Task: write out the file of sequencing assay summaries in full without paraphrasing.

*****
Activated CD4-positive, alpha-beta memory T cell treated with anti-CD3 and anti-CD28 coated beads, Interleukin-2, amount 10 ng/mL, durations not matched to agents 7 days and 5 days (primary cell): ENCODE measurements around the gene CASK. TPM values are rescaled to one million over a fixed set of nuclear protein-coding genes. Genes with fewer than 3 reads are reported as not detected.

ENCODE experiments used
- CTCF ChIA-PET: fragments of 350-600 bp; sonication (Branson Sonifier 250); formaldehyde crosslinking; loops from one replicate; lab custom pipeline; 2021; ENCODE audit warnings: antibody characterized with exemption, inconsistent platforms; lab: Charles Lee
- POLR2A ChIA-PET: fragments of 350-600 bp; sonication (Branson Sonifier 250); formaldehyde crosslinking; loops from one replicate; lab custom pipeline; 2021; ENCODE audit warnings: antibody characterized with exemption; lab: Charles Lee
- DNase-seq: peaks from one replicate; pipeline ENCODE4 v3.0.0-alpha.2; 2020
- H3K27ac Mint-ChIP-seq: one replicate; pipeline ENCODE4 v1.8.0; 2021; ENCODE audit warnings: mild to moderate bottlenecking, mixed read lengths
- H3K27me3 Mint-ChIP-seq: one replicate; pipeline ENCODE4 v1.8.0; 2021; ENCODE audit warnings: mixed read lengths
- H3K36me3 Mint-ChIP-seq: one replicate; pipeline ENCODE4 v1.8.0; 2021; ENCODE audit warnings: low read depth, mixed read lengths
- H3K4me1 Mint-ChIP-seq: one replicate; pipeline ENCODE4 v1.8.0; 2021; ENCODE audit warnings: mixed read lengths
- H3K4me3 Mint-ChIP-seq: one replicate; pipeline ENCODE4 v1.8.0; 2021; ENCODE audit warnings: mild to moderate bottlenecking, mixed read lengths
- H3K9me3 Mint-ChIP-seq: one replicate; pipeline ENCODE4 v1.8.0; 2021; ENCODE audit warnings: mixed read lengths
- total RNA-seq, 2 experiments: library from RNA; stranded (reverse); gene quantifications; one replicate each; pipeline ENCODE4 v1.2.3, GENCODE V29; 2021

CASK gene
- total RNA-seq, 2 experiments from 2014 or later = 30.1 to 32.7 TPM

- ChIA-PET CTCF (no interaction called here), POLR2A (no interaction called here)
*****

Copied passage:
Activated CD4-positive, alpha-beta memory T cell treated with anti-CD3 and anti-CD28 coated beads, Interleukin-2, amount 10 ng/mL, durations not matched to agents 7 days and 5 days (primary cell): ENCODE measurements around the gene CASK. TPM values are rescaled to one million over a fixed set of nuclear protein-coding genes. Genes with fewer than 3 reads are reported as not detected.

ENCODE experiments used
- CTCF ChIA-PET: fragments of 350-600 bp; sonication (Branson Sonifier 250); formaldehyde crosslinking; loops from one replicate; lab custom pipeline; 2021; ENCODE audit warnings: antibody characterized with exemption, inconsistent platforms; lab: Charles Lee
- POLR2A ChIA-PET: fragments of 350-600 bp; sonication (Branson Sonifier 250); formaldehyde crosslinking; loops from one replicate; lab custom pipeline; 2021; ENCODE audit warnings: antibody characterized with exemption; lab: Charles Lee
- DNase-seq: peaks from one replicate; pipeline ENCODE4 v3.0.0-alpha.2; 2020
- H3K27ac Mint-ChIP-seq: one replicate; pipeline ENCODE4 v1.8.0; 2021; ENCODE audit warnings: mild to moderate bottlenecking, mixed read lengths
- H3K27me3 Mint-ChIP-seq: one replicate; pipeline ENCODE4 v1.8.0; 2021; ENCODE audit warnings: mixed read lengths
- H3K36me3 Mint-ChIP-seq: one replicate; pipeline ENCODE4 v1.8.0; 2021; ENCODE audit warnings: low read depth, mixed read lengths
- H3K4me1 Mint-ChIP-seq: one replicate; pipeline ENCODE4 v1.8.0; 2021; ENCODE audit warnings: mixed read lengths
- H3K4me3 Mint-ChIP-seq: one replicate; pipeline ENCODE4 v1.8.0; 2021; ENCODE audit warnings: mild to moderate bottlenecking, mixed read lengths
- H3K9me3 Mint-ChIP-seq: one replicate; pipeline ENCODE4 v1.8.0; 2021; ENCODE audit warnings: mixed read lengths
- total RNA-seq, 2 experiments: library from RNA; stranded (reverse); gene quantifications; one replicate each; pipeline ENCODE4 v1.2.3, GENCODE V29; 2021

CASK gene
- total RNA-seq, 2 experiments from 2014 or later = 30.1 to 32.7 TPM

- ChIA-PET CTCF (no interaction called here), POLR2A (no interaction called here)